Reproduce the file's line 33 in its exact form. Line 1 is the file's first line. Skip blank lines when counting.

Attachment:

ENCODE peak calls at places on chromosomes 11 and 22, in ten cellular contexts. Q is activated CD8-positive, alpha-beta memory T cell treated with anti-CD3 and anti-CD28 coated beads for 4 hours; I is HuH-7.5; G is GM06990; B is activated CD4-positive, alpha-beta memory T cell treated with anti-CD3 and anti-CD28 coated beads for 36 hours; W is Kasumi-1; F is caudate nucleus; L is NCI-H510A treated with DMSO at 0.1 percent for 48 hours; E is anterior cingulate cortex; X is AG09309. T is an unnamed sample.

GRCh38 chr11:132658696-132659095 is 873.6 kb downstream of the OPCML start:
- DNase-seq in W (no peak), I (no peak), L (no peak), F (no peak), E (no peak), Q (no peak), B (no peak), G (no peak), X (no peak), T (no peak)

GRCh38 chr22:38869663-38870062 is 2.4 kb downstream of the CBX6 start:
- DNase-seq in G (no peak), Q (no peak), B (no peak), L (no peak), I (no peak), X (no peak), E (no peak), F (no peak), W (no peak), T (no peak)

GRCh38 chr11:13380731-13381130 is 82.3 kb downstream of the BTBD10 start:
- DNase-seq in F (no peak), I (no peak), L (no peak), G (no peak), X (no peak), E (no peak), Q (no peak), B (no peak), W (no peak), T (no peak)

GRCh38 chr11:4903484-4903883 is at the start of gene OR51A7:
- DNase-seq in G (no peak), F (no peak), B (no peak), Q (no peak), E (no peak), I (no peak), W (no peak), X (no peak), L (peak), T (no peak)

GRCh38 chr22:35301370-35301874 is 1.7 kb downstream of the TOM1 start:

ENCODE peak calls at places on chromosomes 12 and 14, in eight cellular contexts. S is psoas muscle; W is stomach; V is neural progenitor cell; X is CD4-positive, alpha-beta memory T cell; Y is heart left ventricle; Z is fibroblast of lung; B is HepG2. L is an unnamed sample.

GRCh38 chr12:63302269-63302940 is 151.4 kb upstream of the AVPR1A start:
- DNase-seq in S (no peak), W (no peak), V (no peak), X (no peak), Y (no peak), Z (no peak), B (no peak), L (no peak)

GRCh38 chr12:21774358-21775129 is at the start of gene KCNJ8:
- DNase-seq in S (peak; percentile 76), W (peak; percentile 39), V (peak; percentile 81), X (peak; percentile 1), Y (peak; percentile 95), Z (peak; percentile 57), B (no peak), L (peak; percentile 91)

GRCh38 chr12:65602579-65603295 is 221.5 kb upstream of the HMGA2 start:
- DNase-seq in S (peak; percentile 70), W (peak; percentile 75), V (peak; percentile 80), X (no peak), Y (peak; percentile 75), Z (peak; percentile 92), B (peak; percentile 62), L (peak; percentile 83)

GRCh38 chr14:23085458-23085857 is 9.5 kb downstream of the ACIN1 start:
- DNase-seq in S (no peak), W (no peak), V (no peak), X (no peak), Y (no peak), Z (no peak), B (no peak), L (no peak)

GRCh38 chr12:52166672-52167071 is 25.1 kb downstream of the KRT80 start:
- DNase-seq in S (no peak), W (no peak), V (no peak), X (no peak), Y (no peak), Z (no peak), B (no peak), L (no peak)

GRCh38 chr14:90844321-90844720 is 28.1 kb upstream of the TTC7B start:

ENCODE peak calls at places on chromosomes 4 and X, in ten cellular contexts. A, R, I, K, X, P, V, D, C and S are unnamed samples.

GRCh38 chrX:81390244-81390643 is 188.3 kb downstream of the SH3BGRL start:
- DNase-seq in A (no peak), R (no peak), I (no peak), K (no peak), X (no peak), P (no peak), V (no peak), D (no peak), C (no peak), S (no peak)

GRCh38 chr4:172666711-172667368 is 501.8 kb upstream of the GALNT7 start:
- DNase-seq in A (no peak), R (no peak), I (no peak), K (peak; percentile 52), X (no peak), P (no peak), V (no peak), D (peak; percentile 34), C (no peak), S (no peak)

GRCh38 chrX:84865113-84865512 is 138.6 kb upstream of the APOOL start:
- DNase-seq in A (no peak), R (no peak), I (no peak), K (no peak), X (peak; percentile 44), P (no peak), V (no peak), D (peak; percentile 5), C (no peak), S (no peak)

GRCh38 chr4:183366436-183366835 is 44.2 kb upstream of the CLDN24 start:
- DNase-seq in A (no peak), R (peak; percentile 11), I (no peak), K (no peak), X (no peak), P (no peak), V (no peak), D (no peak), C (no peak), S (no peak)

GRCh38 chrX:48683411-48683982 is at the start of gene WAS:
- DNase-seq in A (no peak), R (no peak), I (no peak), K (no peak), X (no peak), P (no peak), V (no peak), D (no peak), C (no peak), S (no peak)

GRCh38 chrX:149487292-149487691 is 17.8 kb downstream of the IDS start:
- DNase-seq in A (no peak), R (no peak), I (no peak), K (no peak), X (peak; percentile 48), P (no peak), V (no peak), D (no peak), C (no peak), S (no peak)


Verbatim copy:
- DNase-seq in A (no peak), R (no peak), I (no peak), K (no peak), X (no peak), P (no peak), V (no peak), D (no peak), C (no peak), S (no peak)